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Insulation of Liquid Lines in Low Ambient Applications

Hay Mike T., Sherly here!I noticed you said,and I quote,,",T&E" chart!So I went into my CARRIER books as you suggested.


  • Brad White_9Brad White_9 Member Posts: 2,440
    To insulate or not?

    Professor, et. al:

    It is our specification standard to insulate the suction line on all refrigerant systems for performance and sweat avoidance and to insulate the hot gas lines for safety and performance. We do not ordinarily insulate the liquid line as this usually affords a little more condensing surface and is in the range of mild temperatures.

    We have a number of low-ambient R-410a ductless split system going in, serving 24/7 interior technical loads. Does leaving the liquid lines bare cause you any concern? Specifically over-cooling the refrigerant in a zero degree or lower design condition. It is not like we will have an additional change of state (can only go to solid and have much bigger problems! :))

    The units are low-ambient controlled to -20F using fan speed and wind baffles. Oh, for inverter control but another subject.

    Thanks for all replies!

  • TechmanTechman Member Posts: 2,144

    Hi Brad!The part I can partly answer is that every ductless splits that I'worked on has both lines insulated because the metering device is in the outdoor unit.Also I've recently went to two inverter tecnology classes .Daikin and Mitsubishi.Hope this helps,even a little!
  • Brad White_9Brad White_9 Member Posts: 2,440
    Hey Techman!

    Yes, it does help. I mis-spoke in that these are not ductless split systems but more conventional units substituted. Standard indoor fan coil evaporators with TXV's indoors, so a little difference.

    All this time I thought that the suction and liquid lines were insulated together on ductless split systems as a "bundling" convenience for the manufacturer. I did not know the TXV's were in the condensing unit. Something new I learned today!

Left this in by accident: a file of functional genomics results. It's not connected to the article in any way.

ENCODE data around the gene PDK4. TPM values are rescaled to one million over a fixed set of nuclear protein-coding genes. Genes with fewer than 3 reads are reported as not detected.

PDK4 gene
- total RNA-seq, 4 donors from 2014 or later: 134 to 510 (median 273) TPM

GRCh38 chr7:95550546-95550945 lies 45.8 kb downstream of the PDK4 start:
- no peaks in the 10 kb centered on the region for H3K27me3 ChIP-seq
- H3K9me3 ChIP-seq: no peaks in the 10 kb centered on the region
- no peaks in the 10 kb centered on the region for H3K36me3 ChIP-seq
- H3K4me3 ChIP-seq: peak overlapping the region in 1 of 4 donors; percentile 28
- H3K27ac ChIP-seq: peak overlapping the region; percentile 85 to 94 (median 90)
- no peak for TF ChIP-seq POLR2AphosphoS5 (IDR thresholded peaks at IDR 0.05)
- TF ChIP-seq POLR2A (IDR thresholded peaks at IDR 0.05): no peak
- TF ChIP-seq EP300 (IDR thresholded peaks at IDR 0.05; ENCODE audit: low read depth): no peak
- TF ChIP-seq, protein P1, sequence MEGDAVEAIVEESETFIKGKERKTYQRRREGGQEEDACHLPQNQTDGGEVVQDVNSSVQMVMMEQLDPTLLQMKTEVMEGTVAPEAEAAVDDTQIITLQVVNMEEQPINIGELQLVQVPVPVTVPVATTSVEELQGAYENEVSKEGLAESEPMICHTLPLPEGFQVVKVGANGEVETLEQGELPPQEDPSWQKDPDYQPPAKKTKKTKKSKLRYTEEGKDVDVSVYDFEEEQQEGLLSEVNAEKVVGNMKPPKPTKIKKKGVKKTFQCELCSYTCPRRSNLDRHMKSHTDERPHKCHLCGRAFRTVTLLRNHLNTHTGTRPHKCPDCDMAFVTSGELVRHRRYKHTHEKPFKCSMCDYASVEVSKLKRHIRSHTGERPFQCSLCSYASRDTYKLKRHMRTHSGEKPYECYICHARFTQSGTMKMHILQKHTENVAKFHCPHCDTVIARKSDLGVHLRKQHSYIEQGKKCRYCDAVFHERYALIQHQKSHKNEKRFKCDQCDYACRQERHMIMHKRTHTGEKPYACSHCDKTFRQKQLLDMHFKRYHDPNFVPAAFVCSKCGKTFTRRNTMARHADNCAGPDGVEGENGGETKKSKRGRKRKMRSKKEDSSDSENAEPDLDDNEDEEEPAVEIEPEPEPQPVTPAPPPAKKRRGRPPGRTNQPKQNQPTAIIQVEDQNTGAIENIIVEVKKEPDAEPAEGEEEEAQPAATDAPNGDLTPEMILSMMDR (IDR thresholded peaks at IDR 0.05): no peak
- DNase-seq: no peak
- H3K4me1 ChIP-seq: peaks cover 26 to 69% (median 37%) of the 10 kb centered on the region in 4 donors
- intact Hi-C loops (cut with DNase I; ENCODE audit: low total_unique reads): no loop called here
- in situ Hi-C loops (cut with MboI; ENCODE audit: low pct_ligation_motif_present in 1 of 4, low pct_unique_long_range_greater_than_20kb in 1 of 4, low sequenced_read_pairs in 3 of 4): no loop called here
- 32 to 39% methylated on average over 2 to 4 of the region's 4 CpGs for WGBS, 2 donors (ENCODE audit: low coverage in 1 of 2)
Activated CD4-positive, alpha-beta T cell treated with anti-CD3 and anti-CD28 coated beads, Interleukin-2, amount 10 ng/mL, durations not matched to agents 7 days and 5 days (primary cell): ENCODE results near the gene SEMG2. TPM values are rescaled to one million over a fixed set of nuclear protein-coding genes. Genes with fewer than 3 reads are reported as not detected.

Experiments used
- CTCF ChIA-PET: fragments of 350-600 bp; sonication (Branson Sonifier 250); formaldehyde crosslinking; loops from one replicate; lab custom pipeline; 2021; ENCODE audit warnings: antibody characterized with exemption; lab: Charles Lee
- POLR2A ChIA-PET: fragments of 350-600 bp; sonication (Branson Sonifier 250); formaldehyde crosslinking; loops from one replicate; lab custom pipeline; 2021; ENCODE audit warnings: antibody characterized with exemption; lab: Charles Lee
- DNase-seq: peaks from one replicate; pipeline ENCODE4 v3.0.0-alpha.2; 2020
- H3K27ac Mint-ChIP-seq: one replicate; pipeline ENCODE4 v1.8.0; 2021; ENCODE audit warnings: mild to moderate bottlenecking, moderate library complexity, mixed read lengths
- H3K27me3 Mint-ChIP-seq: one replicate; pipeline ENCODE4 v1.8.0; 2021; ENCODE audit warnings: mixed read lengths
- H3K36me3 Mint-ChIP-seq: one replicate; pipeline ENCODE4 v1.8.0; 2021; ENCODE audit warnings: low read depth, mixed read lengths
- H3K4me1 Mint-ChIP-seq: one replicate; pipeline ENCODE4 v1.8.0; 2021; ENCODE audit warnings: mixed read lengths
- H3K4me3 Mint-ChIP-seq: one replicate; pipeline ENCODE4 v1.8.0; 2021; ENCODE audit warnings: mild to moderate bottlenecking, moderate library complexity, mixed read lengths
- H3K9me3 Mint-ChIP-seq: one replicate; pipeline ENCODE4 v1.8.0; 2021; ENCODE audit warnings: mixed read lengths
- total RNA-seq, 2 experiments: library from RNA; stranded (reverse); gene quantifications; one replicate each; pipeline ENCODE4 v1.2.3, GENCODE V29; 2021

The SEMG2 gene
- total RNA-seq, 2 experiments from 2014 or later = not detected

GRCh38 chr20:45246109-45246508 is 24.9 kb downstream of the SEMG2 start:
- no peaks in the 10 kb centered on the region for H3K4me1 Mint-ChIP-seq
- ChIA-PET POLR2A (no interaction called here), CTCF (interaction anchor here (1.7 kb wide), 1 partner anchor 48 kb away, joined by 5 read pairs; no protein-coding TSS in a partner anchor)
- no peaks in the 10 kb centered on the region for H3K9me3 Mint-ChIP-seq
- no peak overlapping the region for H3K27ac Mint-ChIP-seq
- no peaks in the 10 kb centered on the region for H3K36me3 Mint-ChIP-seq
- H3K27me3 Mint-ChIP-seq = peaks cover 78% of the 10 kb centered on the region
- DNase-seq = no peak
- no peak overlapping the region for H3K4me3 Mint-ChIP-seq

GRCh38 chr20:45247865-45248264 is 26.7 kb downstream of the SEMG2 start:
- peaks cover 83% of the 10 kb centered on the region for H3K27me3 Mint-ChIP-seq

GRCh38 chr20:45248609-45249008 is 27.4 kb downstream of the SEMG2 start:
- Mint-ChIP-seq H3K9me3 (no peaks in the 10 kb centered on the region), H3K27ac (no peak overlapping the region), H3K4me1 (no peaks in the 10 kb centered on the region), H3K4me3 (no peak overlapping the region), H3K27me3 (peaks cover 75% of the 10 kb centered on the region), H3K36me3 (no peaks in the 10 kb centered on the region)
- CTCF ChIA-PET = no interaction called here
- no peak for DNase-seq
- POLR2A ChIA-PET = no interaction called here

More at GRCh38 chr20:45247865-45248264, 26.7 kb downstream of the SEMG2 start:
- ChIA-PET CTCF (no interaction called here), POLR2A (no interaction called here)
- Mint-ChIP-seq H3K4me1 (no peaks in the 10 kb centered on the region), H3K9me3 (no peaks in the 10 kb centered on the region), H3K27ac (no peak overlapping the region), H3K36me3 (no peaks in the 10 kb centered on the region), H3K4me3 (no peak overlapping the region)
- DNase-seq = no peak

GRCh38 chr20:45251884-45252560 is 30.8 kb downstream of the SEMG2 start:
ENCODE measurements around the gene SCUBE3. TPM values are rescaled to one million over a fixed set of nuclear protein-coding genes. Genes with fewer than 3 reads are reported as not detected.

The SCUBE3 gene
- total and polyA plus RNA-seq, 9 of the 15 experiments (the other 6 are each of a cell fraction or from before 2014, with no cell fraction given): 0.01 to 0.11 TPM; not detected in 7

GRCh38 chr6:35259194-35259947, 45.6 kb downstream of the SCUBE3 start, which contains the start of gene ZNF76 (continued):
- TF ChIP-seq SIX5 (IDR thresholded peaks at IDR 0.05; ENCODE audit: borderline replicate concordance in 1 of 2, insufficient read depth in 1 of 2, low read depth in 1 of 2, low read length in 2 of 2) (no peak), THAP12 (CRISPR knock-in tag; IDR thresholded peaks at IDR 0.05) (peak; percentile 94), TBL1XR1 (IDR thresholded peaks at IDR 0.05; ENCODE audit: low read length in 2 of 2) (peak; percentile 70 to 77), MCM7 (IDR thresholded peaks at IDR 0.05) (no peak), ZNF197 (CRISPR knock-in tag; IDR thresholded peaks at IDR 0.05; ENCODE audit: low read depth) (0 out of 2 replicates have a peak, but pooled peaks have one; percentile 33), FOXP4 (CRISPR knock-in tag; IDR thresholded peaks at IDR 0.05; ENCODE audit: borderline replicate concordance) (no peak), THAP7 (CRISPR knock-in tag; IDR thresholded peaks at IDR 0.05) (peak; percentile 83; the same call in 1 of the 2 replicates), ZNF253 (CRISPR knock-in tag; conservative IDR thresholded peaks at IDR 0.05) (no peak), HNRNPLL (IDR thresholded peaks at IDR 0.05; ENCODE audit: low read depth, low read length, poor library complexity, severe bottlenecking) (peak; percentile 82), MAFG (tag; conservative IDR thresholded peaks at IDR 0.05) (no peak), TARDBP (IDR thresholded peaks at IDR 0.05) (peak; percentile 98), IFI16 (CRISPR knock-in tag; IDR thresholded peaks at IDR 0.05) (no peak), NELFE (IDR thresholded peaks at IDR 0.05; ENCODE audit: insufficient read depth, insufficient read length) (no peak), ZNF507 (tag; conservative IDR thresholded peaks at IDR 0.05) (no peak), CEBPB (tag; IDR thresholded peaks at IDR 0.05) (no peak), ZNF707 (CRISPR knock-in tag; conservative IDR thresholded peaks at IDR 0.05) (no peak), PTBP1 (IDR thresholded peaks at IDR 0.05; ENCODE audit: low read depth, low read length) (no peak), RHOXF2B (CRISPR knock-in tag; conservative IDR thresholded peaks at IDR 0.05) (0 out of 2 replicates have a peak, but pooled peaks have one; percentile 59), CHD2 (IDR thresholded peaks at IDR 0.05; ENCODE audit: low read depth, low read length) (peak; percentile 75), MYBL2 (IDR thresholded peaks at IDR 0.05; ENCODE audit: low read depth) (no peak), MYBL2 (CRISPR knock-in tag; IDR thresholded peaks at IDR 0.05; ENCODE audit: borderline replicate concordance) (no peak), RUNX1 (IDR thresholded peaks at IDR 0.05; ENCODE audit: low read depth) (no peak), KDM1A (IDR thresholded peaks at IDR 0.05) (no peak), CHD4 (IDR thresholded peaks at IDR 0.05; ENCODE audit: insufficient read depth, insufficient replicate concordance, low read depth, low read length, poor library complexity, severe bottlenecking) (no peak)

The Daiken and Mitsubishi (City Multi) systems rock, don't they?

  • Empire_2Empire_2 Member Posts: 2,343
    Hello Brad.

    We will generally insulate any LL over 25 ' of exposed surface area. It really not a concern it the summer months, but winter where the temps can plummet and it might be a good Idea. Technically additional sub-cooling of the liquid is a good thing and will result in greater net refrigeration affect, but to what extent will this hinder the operation of the system if the line is expose to say,...0* air or some kind of a surface. One thing to keep in mind is that the velocity on the LL is generally hi and sensible loss of sub cooled liquid may be negligible. If I look, I can find the velocity tables if you like......

    Also,...Techman...If you get time, plot out a 410A system with say 20 SC and add another 5 to 20* for exposed line. See what comes up on the P&E charts. I bet the TXV would be able to handle the additional subcooling......Now Fixed bore accurator would be a different story. You would surely see the suction pressure drop. I didn't mean to call you Sherly....:-)

    Mike T.
  • Empire_2Empire_2 Member Posts: 2,343

    I meant P&E.........Brain must have gotten stuck.. I did go back and correct it for you...:-)

    Mike T.
  • TechmanTechman Member Posts: 2,144

    Hay Mike T.Sorry about the unneeded change, I was busting your shoes,I was making fun of your use of T&E,because that IS how Carrier approaches the subject and I notice that you and Carrier seem to be an item.Next week I'll be going to a Carrier 3-day class on their 3-V control system.MY 1972 Carrier training literature says "T&E" right on the cover page!Enjoy your evening! Off to VOTE!!!!
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